For the first set of files you can find downloads here: http://droidrepo.info/the-repository/viewcategory/10-bionic-stock-files

Download the Droid Bionic .902 Fastboot file, which weighs in at about 667Mb. Additionally download the Bionic .902 to .905 upgrade file which is around 42.5Mb. Once you have those, visit https://www.dropbox.com/s/qtvb3rgi1tokr35/Blur_Version.5.9.905.XT875.Verizon.en.US.zip and download the ICS leak version 6.7.230. Yes, the file name does say “905”, but this is the upgrade *from* 905 to ICS.
Finally, download fastboot-mac.zip. This file used to be available on the HTC website, but they’ve since taken it down, so here it is for you. When I was looking for it, I originally found it on the Wapnet blog, so they deserve the credit for keeping it available 🙂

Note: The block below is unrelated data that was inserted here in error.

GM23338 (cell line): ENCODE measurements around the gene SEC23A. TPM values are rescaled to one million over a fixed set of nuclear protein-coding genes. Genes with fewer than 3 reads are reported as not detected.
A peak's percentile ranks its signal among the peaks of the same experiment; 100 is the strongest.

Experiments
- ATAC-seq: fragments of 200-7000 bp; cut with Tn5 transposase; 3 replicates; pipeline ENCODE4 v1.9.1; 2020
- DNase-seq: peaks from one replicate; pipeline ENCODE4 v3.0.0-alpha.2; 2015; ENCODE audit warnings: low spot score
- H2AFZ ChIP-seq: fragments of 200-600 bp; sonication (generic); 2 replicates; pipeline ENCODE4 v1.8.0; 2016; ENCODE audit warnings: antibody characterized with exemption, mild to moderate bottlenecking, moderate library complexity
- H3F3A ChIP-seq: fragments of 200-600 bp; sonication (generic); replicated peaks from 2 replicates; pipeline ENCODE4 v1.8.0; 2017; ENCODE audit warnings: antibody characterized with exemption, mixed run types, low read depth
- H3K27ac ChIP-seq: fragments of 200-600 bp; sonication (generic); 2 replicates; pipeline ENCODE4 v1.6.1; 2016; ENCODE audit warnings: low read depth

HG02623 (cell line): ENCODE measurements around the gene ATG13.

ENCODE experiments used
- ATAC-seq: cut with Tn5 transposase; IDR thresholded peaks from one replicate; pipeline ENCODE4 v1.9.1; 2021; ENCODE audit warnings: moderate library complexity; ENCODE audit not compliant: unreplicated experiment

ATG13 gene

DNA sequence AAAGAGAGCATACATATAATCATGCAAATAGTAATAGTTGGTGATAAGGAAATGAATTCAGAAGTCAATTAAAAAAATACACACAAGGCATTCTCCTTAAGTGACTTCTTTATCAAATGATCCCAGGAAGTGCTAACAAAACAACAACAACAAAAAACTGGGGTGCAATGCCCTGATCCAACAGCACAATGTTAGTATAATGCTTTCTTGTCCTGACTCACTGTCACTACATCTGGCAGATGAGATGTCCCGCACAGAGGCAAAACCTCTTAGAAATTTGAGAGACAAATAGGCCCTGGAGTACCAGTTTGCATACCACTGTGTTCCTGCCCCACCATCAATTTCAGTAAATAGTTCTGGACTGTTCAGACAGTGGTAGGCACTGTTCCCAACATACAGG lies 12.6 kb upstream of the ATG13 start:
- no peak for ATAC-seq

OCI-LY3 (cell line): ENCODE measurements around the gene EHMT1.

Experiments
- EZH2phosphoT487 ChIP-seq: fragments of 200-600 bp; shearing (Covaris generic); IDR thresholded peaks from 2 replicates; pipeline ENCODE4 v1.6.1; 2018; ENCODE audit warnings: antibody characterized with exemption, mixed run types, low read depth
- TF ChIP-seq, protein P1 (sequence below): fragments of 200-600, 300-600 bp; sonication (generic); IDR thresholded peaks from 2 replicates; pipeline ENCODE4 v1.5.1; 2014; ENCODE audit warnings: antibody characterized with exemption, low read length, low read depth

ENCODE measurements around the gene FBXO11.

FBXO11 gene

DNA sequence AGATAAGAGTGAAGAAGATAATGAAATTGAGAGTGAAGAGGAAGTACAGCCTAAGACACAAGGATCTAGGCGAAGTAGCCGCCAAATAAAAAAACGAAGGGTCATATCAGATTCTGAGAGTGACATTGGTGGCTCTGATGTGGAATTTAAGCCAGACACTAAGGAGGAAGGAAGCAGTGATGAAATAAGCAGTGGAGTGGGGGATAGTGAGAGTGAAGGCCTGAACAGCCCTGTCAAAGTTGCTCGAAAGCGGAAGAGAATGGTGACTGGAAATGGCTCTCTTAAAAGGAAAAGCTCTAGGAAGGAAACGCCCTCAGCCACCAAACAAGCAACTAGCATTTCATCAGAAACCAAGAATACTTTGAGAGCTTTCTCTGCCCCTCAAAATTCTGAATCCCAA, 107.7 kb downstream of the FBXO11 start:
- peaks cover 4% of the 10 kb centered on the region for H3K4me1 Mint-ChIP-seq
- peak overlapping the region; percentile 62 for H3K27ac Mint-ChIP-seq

Doing the install

Once you have the above softwares downloaded, the install process is actually very straight forward, and mostly follows the timmy10shoes method I linked to above. Here’s what you need to do.

Preparation

  1. Copy the 905 firmware, and the new ICS leak over to your SD card.
  2. Unzip the fastboot-mac.zip file
  3. Unzip the 902 firmware on your computer. This should create a folder in your Downloads folder called VRZ_XT875_5.9.902.XT875.Verizon.en.US_CFC_01 (or something like that). Rename this to bionic-902
  4. Open Terminal.app (Applications -> Utilities -> Terminal), or your terminal emulator of choice (I use iTerm2, but if you don’t use a terminal a lot, don’t worry about this and just open Terminal.app)
  5. In Terminal, run: chmod 755 ~/Downloads/fastboot-mac